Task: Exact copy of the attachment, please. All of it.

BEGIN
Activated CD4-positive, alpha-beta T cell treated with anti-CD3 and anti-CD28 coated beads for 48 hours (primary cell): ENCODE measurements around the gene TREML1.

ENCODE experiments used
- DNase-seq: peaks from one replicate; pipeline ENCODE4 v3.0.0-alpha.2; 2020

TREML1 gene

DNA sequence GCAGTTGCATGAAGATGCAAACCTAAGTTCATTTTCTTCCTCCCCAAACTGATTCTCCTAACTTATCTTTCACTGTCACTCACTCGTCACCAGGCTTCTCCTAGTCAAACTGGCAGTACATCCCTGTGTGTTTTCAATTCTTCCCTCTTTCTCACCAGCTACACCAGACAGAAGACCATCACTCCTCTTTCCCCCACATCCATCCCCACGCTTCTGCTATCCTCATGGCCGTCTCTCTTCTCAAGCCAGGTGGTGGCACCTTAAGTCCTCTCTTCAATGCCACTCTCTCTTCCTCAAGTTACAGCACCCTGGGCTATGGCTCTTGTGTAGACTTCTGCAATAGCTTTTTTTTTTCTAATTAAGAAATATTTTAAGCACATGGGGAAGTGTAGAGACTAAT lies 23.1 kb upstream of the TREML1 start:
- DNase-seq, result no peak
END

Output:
Activated CD4-positive, alpha-beta T cell treated with anti-CD3 and anti-CD28 coated beads for 48 hours (primary cell): ENCODE measurements around the gene TREML1.

ENCODE experiments used
- DNase-seq: peaks from one replicate; pipeline ENCODE4 v3.0.0-alpha.2; 2020

TREML1 gene

DNA sequence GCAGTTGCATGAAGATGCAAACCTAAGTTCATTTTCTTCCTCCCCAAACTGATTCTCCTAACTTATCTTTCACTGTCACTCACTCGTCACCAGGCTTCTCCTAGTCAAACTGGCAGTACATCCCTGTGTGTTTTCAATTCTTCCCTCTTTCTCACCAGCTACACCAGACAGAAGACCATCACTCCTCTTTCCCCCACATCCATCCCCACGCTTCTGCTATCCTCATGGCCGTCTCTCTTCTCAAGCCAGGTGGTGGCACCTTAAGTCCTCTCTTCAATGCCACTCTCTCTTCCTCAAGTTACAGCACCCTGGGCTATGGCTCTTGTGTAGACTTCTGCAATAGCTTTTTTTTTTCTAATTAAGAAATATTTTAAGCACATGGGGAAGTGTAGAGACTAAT lies 23.1 kb upstream of the TREML1 start:
- DNase-seq, result no peak